In response to an energy deficit, cortisol rises and facilitates food intake and fat deposition.[30] Among obese women, cortisol is decreased or similar to healthy-weight women, increased after food intake[31] or in response to social stress,[32] and decreased after weight loss. Mechanisms explaining these findings include direct central nervous system action in tissues with high GC receptor concentration,[33] in regions that are sexually dimorphic and regulate mood. Therefore, we suggest that disruptions in the development of these regions will produce multiple systemic endocrine and metabolic effects.[13]-[14]

The PVN, the key relay station for HPA activity, develops differently in male and female brains,[34] is the most highly vascularized central nervous system region,[35] and is important for regulating homeostatic, neuroendocrine, and behavioral functions associated with MDD.[36]-[38] Furthermore, the PVN is an essential component of brain circuitries important for feeding and energy balance and can regulate the ANS, which is critical for healthy cardiovascular responses. Thus, understanding the role of the PVN may be critical for understanding the impact of HPA activity on sex differences in the comorbidities among MDD, MetS, and CVD.[14]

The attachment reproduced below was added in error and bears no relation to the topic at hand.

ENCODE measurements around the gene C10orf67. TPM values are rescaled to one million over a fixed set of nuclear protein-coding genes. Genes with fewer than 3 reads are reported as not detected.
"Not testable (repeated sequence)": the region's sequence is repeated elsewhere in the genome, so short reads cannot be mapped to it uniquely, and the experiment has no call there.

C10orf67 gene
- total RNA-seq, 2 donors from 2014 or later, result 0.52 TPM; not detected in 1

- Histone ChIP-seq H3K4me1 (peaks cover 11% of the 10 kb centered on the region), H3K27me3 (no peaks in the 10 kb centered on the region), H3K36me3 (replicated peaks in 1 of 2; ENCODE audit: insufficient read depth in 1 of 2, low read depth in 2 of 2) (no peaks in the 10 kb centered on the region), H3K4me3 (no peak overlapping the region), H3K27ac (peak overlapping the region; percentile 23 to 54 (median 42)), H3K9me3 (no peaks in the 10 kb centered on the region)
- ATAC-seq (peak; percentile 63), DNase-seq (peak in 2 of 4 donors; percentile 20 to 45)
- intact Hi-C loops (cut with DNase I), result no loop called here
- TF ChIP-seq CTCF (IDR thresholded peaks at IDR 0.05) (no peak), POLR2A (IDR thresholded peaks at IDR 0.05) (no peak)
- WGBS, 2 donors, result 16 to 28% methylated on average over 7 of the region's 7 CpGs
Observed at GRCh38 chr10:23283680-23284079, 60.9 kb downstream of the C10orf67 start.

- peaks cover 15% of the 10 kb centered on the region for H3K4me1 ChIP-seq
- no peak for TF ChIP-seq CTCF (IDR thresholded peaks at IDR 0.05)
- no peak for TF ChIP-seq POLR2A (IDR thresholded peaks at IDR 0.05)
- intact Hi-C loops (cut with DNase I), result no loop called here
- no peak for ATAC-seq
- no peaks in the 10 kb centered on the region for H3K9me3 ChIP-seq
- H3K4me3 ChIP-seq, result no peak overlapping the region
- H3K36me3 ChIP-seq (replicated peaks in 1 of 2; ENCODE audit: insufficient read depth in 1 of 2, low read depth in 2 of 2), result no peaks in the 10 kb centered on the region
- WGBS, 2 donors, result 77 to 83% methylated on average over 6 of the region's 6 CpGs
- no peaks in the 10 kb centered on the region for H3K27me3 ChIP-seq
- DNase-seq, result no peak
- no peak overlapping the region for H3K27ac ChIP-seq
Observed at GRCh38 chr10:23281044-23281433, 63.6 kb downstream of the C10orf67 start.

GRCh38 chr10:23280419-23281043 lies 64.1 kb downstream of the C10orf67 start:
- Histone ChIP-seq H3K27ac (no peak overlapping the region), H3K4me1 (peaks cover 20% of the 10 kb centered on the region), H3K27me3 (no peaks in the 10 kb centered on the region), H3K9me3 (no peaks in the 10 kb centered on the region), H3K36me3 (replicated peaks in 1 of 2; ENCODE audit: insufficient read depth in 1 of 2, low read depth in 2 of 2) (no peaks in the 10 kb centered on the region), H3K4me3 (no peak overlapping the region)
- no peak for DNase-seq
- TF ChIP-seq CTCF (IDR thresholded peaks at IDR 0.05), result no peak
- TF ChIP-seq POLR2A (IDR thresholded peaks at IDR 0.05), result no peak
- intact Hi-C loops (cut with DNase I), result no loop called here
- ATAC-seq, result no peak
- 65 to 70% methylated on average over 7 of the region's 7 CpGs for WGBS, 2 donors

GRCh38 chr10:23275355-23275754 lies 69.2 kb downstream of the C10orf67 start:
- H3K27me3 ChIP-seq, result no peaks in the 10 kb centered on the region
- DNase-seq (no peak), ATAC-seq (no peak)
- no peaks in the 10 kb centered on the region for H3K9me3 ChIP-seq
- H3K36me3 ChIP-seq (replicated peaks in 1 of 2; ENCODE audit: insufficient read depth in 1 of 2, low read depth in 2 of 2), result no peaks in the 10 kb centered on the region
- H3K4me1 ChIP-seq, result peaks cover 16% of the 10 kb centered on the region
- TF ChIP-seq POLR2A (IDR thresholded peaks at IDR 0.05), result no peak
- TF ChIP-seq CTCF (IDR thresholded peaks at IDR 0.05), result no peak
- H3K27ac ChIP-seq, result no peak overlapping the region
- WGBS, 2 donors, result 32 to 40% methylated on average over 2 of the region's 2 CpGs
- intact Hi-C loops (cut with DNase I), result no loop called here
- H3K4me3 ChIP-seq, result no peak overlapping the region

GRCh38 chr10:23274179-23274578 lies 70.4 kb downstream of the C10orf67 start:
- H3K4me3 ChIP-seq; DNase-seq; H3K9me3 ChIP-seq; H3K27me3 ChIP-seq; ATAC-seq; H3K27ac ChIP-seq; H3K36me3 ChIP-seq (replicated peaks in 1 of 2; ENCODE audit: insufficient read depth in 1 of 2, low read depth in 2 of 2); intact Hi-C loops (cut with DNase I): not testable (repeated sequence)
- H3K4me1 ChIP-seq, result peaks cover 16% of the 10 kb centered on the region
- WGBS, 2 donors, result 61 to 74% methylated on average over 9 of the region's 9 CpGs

Gonadal steroids are also associated with MetS and CVD. Abnormalities in estradiol levels among obese women compared with healthy-weight women may be decreased, elevated, or show no differences.[39] Estrogens affect body weight and food intake, which vary with reproductive age. Premenopausal women demonstrated decreased food intake during the follicular phase, and during postmenopause, estrogen levels are reduced and circulate proportionally to body fat.[40] Estrogen receptors are found in food reward regions[41]-[44] and act to suppress appetite and increase energy expenditure. Hyperandrogenic conditions in women (hirsutism and polycystic ovary syndrome) are associated with CVD, insulin resistance, visceral fat accumulation, and MetS,[45] but low circulating testosterone in men is associated with obesity, type 2 diabetes, and MetS.[46] Thus, dysregulation of gonadal steroid levels is associated with cardiometabolic phenotypes in women and men. The presence of comorbid MDD and insulin resistance was underscored by recent findings from a large population study (n=12 231) using the Northern Finland Birth Cohort from 1966, which demonstrated the emergence of comorbid MDD and insulin resistance in women only after menopause, but in men, onset occurred at an earlier age.[47]